Written by Keshala Dias
04 Jul, 2017 | 6:39 pm
Another Primary Dealer that suffered losses due to the controversial bond auction in 2015, testified before the Presidential Commission of Inquiry today, Tuesday, July 4.
Nimal Meegolla the Assistant General Manager and former Chief Dealer at Natwealth Securities Ltd testified that his organisation suffered a loss following the auction on February 27, 2015.
He said as interest rates increased, the value of the securities portfolio of Natwealth Securities Ltd dropped rapidly and resulted in losses.
He noted that Natwealth Securities Ltd did not want to buy a thirty-year bond, but had to bid because of the mandatory 10% regulation imposed by the Central Bank.
Nimal Meegolla said Natwealth Securities Ltd placed a dummy bid at the auction and did not have an investor lined up to sell the bonds to.Following the auction, all Primary Dealers shocked at the outcome, held a meeting on March 2, 2015 at Capital Alliance Ltd.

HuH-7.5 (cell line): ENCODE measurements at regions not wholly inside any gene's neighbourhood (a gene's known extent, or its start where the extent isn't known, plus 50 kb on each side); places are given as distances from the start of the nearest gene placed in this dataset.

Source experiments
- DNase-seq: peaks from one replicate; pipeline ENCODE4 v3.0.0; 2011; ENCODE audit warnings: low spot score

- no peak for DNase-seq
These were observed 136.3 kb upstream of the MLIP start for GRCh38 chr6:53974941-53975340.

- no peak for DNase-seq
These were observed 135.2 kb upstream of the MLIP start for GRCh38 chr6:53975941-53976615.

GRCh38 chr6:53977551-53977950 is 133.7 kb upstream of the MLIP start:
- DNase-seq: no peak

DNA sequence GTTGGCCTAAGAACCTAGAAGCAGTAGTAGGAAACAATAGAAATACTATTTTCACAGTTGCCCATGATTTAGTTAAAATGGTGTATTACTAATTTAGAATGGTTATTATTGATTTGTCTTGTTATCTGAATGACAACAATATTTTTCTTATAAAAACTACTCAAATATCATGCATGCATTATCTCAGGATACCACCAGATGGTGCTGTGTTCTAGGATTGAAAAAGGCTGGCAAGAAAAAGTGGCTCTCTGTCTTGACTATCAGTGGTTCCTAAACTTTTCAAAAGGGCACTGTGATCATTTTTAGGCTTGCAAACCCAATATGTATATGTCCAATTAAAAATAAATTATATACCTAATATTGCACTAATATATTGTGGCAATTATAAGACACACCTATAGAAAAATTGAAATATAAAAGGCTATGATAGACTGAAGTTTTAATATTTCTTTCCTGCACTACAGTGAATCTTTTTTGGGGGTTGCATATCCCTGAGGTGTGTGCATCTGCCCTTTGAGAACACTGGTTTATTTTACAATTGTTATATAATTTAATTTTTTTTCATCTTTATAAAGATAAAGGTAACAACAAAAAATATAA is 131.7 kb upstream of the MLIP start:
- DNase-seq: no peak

The CEO of Perpetual Treasuries, Kasun Palisena and the Chief Dealer who were among those present were very quiet.
The Primary Dealers Association were given a meeting with the Governor on March 23, 2015 to discuss the matter and it was later announced that then Finance Minister Ravi Karunanayake would preside over this meeting.
The Commission instructed the Attorney General’s Department to produce a certified copy of these minutes.
Nimal Meegolla was also the former Chief Dealer at BOC. He testified that BOC had never bid on behalf of another Primary Dealer during his time.
Responding to a question posed by Romali Thudawe, who represented PTL, the witness said in 2015 and 2016, the Mahapola Higher Education Scholarship Trust Fund which owns Natwealth Securities Ltd had injected funds to the company.
He noted that this was not because Natwealth Securities Ltd suffered losses during that period.
Meanwhile, former Head of Treasuries at Capital Alliance Ltd. Indika Mendis, testified this morning that the bonds they purchased from the controversial auction were sold off to Ceylon Planters for a reasonable profit of six million rupees.
The witness said they did not have an investor lined up, but managed to find a buyer during the course of that day.
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